But how did this obsession and “cool” itself arise from a culture of individuals’ who weren’t considered humans and seen as abominations to society for the majority of America’s history? Slave culture is where we find the answer; where the culture is cool, but the people are not. “Synthesis in the context of separation” as John Leland states in his book Hip: The History, does well to outline the the context of of the era, where two incredibly different cultures are separated by an institution that also brings them incredibly close. According to John Leland, before the invention of the cotton gin white owners worked alongside their slaves in an unequal but intimate manner. Despite the intimacy, slaves were under strict control and hardship at all times and thus their culture emerged from struggle. Their vernacular evolved into a cool code where their phrases and language mean more than they say. The sounds and beats of their songs and spirituals were different from what whites were accustomed to. Their lifestyle of living on the cusp, trying to make something out of nothing while living in constant fear and danger was intriguing yet inaccessible for whites that were living alongside them. This phenomenon that whites were so close to this new culture that they were conditioned to stay so far from, not only established the recipe for cool culture in America but also initiated this bizarre, obsession with Black Culture that we see today.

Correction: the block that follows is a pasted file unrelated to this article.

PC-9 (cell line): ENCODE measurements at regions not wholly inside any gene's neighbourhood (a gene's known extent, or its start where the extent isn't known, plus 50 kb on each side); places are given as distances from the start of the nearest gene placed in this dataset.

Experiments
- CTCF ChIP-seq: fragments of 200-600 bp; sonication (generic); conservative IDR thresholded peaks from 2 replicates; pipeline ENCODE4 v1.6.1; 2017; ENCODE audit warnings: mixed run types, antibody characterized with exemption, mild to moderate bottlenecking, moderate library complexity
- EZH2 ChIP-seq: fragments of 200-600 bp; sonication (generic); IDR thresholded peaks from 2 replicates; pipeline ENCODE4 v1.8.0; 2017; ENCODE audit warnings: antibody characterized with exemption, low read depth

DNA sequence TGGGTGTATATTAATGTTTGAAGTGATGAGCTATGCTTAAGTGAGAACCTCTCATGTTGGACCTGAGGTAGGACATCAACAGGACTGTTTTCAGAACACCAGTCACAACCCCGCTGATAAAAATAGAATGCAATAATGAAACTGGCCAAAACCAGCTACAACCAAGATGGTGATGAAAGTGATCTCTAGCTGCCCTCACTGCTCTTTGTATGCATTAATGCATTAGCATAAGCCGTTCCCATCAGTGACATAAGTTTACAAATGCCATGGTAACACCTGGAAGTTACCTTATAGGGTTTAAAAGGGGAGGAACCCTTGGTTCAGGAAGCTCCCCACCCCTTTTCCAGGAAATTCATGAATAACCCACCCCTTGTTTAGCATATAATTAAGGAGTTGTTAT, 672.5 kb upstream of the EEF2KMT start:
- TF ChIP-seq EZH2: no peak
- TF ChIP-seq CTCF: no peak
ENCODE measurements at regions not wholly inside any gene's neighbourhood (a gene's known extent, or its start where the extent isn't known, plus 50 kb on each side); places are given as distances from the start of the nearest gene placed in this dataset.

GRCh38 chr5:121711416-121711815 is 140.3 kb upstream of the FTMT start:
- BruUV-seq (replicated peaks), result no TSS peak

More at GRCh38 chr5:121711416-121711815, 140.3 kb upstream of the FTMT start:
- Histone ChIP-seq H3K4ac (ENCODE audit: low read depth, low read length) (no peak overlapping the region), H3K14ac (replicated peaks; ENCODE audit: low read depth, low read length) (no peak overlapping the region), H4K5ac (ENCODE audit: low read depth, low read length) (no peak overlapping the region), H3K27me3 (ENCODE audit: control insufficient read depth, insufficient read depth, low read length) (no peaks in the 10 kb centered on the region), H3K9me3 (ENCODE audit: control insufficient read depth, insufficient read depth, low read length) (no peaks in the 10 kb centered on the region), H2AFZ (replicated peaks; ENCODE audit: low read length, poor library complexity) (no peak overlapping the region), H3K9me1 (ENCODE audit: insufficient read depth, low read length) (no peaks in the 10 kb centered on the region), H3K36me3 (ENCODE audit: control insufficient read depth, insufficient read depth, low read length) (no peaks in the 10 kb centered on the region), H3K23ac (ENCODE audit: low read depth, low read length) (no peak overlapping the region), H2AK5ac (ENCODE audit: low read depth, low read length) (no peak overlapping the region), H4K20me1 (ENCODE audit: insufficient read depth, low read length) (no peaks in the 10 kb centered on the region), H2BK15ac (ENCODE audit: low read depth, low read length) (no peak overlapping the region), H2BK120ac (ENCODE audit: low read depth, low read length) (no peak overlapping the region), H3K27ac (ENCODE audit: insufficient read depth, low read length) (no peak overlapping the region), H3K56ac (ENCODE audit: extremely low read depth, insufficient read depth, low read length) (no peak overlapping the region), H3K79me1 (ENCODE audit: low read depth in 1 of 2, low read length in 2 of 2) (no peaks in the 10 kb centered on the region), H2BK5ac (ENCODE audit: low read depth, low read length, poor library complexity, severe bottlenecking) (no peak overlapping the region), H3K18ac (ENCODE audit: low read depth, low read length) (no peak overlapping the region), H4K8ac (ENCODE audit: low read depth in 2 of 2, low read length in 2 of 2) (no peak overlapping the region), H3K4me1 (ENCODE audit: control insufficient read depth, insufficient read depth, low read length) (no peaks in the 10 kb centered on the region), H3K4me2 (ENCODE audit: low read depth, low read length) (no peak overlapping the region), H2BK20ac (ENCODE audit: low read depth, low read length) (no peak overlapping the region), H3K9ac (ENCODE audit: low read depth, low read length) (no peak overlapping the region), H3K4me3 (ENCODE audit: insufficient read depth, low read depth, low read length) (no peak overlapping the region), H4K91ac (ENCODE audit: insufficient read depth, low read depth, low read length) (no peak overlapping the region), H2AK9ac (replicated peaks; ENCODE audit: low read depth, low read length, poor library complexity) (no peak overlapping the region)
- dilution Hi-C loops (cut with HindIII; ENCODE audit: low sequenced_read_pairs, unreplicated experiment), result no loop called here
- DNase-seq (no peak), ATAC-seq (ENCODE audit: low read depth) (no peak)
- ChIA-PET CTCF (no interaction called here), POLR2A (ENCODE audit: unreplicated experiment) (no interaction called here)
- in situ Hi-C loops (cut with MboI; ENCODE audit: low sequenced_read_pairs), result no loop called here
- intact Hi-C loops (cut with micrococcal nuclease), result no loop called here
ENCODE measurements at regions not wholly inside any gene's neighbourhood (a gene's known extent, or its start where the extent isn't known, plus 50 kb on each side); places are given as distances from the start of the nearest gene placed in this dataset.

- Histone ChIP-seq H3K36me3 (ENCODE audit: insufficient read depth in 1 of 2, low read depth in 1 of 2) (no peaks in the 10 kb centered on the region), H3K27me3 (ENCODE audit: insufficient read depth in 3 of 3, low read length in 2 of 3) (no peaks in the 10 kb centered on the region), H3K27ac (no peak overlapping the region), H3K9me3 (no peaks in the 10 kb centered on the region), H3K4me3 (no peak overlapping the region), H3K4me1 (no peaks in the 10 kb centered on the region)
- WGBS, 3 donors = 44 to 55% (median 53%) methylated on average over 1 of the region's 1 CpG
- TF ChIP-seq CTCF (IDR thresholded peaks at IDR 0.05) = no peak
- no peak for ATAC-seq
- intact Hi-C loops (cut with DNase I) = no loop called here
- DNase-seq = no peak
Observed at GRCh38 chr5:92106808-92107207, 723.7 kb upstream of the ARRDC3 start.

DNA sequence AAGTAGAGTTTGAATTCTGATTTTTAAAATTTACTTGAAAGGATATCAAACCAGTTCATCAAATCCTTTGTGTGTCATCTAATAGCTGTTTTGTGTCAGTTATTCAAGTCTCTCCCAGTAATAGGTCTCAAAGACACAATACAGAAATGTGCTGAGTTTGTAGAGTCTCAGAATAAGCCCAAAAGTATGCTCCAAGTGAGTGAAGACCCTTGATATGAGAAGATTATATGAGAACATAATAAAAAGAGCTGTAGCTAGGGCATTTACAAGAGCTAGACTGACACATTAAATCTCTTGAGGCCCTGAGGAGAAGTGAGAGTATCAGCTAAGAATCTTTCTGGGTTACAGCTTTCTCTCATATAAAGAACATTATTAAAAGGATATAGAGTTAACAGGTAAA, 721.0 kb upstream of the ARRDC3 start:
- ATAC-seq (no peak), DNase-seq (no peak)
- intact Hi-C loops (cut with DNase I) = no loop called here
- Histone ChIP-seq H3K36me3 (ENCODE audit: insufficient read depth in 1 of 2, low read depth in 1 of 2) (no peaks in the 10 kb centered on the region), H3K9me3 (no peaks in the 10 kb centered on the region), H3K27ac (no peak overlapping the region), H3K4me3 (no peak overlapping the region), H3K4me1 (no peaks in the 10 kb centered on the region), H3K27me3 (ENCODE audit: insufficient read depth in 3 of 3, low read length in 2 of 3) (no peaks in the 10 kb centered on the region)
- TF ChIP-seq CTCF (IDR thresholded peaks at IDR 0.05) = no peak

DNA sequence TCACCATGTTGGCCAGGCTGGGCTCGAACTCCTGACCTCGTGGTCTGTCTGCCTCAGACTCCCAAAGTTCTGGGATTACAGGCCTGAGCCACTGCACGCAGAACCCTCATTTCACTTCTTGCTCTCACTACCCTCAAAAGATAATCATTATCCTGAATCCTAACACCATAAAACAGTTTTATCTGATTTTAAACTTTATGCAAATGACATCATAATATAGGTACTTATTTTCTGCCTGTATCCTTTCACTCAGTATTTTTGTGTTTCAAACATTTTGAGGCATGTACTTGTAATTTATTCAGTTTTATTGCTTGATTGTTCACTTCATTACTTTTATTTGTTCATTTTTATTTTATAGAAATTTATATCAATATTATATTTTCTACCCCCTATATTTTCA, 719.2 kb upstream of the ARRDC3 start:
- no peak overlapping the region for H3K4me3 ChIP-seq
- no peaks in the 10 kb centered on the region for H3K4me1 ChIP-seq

There are actual accounts of slaves that describe the peculiar infatuation that their slave masters had with meddling and controlling their slaves’ everyday lives and affairs. An account from Sarah Fitzpatrick, who was born into slavery in Alabama in 1847 reveals this relationship as she states: